NASCAR bans Confederate flag from race tracks


(Reuters) – NASCAR on Wednesday banned the Confederate flag from all races as the sport moved to distance itself from a checkered past on race amid global protests against the death of George Floyd while in Minneapolis police custody.

The African American man died after a white police officer kneeled on his neck for nearly nine minutes on May 25. As protests erupted, NASCAR promised to do more to address racial injustice and followed through on that with the Confederate flag ban.

While some in the South see the flag as a source of pride and a remembrance of soldiers who died fighting for the Confederacy in the 1861-65 Civil War, many Americans see it as a symbol of oppression and slavery.

“The presence of the confederate flag at NASCAR events runs contrary to our commitment to providing a welcoming and inclusive environment for all fans, our competitors and our industry,” NASCAR said in a statement.

“Bringing people together around a love for racing and the community that it creates is what makes our fans and sport special.

“The display of the confederate flag will be prohibited from all NASCAR events and properties.”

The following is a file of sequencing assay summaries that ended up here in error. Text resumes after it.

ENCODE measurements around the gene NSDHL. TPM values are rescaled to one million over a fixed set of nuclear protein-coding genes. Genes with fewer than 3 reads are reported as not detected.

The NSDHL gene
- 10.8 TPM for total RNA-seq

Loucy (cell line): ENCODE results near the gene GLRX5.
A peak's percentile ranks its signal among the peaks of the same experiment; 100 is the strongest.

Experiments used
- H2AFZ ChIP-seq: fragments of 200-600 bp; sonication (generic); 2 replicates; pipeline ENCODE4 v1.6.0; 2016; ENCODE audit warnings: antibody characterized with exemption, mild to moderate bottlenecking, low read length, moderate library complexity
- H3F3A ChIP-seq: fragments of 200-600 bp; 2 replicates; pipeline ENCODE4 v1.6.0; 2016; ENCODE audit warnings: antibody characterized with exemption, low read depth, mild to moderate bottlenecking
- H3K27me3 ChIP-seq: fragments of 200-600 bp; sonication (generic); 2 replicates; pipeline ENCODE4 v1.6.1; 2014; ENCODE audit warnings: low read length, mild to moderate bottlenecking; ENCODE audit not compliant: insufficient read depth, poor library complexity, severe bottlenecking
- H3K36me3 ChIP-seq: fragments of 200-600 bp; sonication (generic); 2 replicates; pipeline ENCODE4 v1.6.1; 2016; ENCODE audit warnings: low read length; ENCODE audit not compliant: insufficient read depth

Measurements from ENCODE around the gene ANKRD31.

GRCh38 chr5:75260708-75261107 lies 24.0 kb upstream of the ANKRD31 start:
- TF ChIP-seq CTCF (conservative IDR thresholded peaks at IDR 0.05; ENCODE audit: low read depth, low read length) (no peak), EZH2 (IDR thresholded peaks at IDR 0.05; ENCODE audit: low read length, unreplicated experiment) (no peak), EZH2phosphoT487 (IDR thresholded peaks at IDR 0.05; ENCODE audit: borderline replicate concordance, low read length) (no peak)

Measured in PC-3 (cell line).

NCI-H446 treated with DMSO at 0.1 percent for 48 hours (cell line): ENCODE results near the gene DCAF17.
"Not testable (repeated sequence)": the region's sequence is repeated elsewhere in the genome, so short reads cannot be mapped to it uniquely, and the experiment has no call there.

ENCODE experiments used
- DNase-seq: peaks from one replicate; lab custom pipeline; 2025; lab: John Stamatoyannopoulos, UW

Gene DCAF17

NASCAR’s decision came just hours after Bubba Wallace, the only African American driving in the NASCAR Cup Series, said he would use a #BlackLivesMatter livery on his car for a race on Wednesday night at Virginia’s Martinsville Speedway.

The Confederate flag and other symbols of the United States’ segregated past have become a flashpoint amid outrage over Floyd’s death.

The U.S. Navy and Marine Corps announced plans to remove the Confederate battle flag from all installations.

President Donald Trump waded into the controversy on Wednesday, rejecting any proposal to rename U.S. military bases that are named for Confederate leaders.

During Sunday’s race at Atlanta Motor Speedway, Wallace wore a black T-shirt emblazoned with “I Can’t Breathe,” Floyd’s final words.

For the race in Martinsville, Wallace’s Richard Petty Motorsport Chevrolet will be painted black with a graphic of two fists, one black and the other white, locked together on the hood with the words “Compassion, Love, Understanding” underneath.

“I think it’s going to speak volumes for what I stand for, but also what the initiative that NASCAR, the whole sport, is trying to push,” Wallace said in a video posted on Richard Petty Motorsports’ Twitter account.

Slideshow (4 Images)

In an interview with CNN on Monday, Wallace had called for the removal of the Confederate flag from all NASCAR events.

NASCAR has grappled with the Confederate flag issue for several years. In 2015, it asked fans not to bring Confederate flags to races, offering to exchange them for American flags, but was largely ignored.

Bernice King, daughter of slain civil rights leader Martin Luther King Jr, took to Twitter on Wednesday to offer a simple message: #NASCAR, family….”

Reporting by Steve Keating in Toronto; Editing by Ed Osmond, Peter Cooney and Cynthia Osterman

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